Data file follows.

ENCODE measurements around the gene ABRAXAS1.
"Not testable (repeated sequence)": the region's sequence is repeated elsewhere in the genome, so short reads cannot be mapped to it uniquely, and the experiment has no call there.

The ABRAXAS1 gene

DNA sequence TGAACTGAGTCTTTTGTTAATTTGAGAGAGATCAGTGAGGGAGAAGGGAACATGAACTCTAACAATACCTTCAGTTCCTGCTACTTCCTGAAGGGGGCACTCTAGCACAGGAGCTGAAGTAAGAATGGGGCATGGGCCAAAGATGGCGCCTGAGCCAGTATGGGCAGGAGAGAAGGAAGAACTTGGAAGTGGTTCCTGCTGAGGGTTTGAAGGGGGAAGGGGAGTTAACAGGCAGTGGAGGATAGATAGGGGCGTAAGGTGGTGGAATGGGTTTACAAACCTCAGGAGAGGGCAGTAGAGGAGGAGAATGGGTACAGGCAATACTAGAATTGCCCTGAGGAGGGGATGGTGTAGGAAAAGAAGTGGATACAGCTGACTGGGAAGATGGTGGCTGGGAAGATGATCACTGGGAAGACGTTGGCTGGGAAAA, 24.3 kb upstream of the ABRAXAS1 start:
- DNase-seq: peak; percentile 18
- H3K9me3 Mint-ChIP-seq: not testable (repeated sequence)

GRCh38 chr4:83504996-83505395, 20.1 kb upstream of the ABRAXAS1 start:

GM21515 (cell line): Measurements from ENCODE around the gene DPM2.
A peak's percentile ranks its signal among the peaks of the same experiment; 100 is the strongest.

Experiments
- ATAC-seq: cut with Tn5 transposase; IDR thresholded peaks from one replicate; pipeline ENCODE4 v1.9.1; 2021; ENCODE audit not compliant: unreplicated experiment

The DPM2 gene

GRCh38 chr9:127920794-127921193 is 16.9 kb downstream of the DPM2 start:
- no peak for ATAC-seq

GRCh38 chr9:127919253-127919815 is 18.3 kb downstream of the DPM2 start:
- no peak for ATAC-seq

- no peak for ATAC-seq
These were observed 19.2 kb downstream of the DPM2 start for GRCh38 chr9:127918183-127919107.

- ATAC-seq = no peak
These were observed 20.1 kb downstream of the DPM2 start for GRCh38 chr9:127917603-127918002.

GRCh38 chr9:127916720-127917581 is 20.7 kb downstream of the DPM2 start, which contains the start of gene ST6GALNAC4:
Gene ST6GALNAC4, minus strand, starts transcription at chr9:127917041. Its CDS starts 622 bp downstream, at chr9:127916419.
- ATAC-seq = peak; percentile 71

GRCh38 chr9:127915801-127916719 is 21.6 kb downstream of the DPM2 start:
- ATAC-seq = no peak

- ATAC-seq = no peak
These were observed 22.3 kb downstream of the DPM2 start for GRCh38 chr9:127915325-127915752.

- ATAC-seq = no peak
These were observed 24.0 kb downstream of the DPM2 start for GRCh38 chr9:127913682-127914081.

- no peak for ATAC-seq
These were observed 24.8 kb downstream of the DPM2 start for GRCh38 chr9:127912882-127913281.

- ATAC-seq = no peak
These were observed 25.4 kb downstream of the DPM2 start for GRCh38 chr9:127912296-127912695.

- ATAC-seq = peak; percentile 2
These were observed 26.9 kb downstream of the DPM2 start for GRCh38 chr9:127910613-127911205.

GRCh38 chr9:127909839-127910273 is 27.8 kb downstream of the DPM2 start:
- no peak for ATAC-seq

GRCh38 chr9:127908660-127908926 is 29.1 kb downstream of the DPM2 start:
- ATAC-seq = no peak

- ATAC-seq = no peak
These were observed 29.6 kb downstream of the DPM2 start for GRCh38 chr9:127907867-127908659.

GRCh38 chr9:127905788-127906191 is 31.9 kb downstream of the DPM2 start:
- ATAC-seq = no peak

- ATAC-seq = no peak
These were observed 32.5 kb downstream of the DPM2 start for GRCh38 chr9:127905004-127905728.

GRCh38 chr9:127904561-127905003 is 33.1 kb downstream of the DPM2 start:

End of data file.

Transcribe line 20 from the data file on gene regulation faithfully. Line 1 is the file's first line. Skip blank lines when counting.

These were observed 20.1 kb downstream of the DPM2 start for GRCh38 chr9:127917603-127918002.